DiGeorge syndrome is a rare genetic disorder that affects an estimated 1 in 4,000 to 1 in 6,000 people worldwide. It is part of a group of syndromes collectively known as 22q11.2 deletion syndrome. These disorders can cause a range of behavioural, physical, and developmental symptoms.
The group of syndromes referred to as 22q11.2 deletion syndrome are Conotruncal anomaly face (CTAF) syndrome, Velocardiofacial syndrome, and DiGeorge syndrome. These all have common overlapping features that result from the deletion of a part of chromosome 22 called the DGS critical region.1
Keep reading to discover the features of DiGeorge syndrome, how it is diagnosed, treatment options, and its progression.
DiGeorge Syndrome, also known as 22q11.2 deletion syndrome, is a genetic disorder resulting from a small deletion of a region of DNA on chromosome 22. In this article, the symptoms, diagnosis, and treatment options for DiGeorge Syndrome will be explored, as well as information on its prevalence and potential complications. Additionally, this article will discuss how DiGeorge Syndrome can impact a person's daily life and offer advice for managing the condition.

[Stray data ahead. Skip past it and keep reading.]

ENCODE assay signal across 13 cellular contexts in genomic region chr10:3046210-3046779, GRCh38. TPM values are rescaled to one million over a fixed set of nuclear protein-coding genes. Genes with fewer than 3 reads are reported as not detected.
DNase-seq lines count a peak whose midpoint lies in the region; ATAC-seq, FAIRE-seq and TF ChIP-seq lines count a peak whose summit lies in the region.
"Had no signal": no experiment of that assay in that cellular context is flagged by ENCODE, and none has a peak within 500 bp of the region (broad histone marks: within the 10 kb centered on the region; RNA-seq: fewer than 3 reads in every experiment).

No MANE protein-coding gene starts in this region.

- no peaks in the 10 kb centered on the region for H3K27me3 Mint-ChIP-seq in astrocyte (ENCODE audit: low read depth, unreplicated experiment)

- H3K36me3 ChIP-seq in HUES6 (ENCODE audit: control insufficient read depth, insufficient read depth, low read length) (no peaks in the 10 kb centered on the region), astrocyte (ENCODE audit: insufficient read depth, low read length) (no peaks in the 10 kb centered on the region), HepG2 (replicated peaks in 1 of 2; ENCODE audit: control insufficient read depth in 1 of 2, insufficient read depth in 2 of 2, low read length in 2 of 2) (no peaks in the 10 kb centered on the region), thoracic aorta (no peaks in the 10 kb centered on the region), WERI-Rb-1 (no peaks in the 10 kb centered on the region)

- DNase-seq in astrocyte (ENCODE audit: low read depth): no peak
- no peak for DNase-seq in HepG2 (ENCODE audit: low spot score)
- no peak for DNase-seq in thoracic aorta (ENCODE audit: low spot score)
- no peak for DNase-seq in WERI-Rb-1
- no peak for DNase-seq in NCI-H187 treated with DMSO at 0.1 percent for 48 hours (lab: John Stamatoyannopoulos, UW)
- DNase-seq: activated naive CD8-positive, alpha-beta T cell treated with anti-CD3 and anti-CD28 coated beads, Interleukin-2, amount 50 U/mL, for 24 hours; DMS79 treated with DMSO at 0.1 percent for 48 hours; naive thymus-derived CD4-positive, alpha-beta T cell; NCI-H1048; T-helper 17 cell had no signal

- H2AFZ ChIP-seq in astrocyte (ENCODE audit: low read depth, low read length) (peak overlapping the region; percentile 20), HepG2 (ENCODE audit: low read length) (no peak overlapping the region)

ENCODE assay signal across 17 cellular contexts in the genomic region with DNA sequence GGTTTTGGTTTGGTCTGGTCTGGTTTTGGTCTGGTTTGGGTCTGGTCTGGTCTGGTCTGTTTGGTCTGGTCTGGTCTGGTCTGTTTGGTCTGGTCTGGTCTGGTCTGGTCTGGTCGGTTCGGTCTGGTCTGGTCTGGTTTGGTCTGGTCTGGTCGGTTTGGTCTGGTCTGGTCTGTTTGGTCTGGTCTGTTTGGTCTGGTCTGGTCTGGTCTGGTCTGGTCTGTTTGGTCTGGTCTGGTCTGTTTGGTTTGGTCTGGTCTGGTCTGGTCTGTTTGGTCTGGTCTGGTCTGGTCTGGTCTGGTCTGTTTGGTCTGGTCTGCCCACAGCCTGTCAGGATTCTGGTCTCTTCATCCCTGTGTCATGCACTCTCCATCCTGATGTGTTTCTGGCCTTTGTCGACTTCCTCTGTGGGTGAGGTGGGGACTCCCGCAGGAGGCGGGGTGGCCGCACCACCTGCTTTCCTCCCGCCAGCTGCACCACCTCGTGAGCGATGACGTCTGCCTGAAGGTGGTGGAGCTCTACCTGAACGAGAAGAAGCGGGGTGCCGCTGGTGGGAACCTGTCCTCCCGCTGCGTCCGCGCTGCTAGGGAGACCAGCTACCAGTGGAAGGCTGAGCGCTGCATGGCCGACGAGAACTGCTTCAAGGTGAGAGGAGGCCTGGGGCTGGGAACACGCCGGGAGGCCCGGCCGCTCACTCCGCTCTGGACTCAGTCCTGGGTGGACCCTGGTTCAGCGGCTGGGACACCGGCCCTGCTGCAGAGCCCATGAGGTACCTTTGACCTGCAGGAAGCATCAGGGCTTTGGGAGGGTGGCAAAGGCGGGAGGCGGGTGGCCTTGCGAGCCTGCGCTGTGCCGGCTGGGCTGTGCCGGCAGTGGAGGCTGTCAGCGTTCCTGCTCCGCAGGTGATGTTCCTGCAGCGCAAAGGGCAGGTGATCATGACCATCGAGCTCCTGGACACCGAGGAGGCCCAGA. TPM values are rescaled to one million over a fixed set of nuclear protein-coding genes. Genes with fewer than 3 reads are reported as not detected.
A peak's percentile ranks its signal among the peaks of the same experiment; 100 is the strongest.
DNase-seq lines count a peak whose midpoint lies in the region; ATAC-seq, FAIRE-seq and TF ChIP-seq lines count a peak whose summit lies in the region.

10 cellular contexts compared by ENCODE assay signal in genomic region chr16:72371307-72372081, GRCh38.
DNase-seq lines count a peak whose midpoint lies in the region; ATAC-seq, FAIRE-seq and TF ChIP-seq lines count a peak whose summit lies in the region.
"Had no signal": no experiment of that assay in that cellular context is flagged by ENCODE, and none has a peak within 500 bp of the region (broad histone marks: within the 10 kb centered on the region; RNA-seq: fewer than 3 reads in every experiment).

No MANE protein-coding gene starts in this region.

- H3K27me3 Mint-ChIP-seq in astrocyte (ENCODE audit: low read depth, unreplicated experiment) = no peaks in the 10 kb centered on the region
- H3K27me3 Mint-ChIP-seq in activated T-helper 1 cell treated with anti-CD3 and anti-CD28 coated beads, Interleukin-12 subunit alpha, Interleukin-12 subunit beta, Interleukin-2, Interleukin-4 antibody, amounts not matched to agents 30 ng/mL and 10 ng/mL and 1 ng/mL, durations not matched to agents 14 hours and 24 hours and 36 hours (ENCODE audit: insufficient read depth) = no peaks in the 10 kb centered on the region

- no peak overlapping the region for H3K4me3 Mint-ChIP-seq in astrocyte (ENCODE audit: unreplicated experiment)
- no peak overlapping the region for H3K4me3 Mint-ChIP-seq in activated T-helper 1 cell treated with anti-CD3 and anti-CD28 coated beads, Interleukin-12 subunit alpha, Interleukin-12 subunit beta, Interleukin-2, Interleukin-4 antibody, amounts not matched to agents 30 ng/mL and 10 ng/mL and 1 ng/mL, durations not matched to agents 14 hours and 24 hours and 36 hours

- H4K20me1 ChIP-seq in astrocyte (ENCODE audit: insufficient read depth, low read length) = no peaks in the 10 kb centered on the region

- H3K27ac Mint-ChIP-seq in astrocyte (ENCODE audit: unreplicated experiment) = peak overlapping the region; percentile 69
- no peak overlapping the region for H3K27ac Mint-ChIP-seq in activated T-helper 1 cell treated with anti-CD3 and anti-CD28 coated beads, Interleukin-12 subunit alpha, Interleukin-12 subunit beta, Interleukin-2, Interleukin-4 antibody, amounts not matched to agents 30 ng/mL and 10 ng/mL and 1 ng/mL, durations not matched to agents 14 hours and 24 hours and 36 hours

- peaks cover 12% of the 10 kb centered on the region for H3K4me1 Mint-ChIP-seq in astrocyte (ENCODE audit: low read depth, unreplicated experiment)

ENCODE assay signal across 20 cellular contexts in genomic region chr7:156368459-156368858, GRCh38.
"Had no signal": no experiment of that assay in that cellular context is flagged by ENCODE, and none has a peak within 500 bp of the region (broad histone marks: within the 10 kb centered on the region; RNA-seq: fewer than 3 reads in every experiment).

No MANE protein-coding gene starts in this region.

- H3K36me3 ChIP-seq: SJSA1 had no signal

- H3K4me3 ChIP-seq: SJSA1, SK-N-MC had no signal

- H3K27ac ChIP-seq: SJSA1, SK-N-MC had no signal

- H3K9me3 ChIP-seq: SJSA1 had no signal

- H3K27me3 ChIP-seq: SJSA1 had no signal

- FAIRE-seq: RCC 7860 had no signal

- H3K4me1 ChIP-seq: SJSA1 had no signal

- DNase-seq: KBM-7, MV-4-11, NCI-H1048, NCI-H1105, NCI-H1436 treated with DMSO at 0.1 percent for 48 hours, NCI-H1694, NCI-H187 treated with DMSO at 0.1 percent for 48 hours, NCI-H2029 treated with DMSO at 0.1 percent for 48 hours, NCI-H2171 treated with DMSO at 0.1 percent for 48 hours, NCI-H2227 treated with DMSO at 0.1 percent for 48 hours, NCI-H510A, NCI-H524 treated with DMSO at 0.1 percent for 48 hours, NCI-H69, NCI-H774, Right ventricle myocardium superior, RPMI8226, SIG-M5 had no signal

Causes of DiGeorge syndrome
DiGeorgue syndrome most commonly results from the deletion of part of chromosome 22, during the development of an embryo. Even though only a small part of the chromosome is deleted, implications may include numerous abnormalities in the embryo during development. The size of the deletion varies and determines the severity of the condition
Signs and symptoms of DiGeorge syndrome
The most common and serious manifestation of this syndrome is heart abnormalities. Since the deleted region of the chromosome contains genetic material responsible for the development of the face and chest, the signs and symptoms are related to the structures within the face, neck, chest, and associated areas.
Congenital heart defects like Ventricular Septal Defect and Tetralogy of Fallot are common in people with DiGeorge syndrome. The heart defects depending on their severity may be discovered at birth or when the individual is older in age.
Distinctive facial features
Characteristic facial features of this condition include a long face, a small jaw, a broad nasal bridge, and narrow palpebral fissures. These features are more noticeable as the child develops with age and are easier to recognise in Caucasian children. Other features may include a small head and a dimpled nose.